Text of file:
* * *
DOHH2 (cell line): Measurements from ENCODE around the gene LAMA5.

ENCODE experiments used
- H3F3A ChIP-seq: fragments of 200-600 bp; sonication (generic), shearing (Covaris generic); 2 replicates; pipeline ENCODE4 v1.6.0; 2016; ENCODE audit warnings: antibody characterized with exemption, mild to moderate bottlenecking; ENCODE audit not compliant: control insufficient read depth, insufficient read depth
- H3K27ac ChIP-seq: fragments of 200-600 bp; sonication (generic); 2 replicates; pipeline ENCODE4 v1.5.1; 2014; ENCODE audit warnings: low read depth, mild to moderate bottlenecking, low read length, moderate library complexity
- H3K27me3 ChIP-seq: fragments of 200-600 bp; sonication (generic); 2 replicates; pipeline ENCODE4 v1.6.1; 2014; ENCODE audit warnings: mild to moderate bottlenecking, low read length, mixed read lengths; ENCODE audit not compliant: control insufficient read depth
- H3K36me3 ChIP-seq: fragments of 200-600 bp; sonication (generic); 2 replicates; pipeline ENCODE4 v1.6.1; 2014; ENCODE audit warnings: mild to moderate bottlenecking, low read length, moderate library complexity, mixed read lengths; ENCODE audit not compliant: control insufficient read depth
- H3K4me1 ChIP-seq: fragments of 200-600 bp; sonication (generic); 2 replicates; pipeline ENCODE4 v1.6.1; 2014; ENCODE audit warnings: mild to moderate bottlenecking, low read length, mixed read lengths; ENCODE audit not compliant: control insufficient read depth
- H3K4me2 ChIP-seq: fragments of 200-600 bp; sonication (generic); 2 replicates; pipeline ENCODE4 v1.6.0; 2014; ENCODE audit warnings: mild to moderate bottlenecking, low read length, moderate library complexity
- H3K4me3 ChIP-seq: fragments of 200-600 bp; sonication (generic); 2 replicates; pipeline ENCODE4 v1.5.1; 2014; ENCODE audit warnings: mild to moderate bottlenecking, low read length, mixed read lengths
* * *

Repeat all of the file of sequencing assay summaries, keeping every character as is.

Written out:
DOHH2 (cell line): Measurements from ENCODE around the gene LAMA5.

ENCODE experiments used
- H3F3A ChIP-seq: fragments of 200-600 bp; sonication (generic), shearing (Covaris generic); 2 replicates; pipeline ENCODE4 v1.6.0; 2016; ENCODE audit warnings: antibody characterized with exemption, mild to moderate bottlenecking; ENCODE audit not compliant: control insufficient read depth, insufficient read depth
- H3K27ac ChIP-seq: fragments of 200-600 bp; sonication (generic); 2 replicates; pipeline ENCODE4 v1.5.1; 2014; ENCODE audit warnings: low read depth, mild to moderate bottlenecking, low read length, moderate library complexity
- H3K27me3 ChIP-seq: fragments of 200-600 bp; sonication (generic); 2 replicates; pipeline ENCODE4 v1.6.1; 2014; ENCODE audit warnings: mild to moderate bottlenecking, low read length, mixed read lengths; ENCODE audit not compliant: control insufficient read depth
- H3K36me3 ChIP-seq: fragments of 200-600 bp; sonication (generic); 2 replicates; pipeline ENCODE4 v1.6.1; 2014; ENCODE audit warnings: mild to moderate bottlenecking, low read length, moderate library complexity, mixed read lengths; ENCODE audit not compliant: control insufficient read depth
- H3K4me1 ChIP-seq: fragments of 200-600 bp; sonication (generic); 2 replicates; pipeline ENCODE4 v1.6.1; 2014; ENCODE audit warnings: mild to moderate bottlenecking, low read length, mixed read lengths; ENCODE audit not compliant: control insufficient read depth
- H3K4me2 ChIP-seq: fragments of 200-600 bp; sonication (generic); 2 replicates; pipeline ENCODE4 v1.6.0; 2014; ENCODE audit warnings: mild to moderate bottlenecking, low read length, moderate library complexity
- H3K4me3 ChIP-seq: fragments of 200-600 bp; sonication (generic); 2 replicates; pipeline ENCODE4 v1.5.1; 2014; ENCODE audit warnings: mild to moderate bottlenecking, low read length, mixed read lengths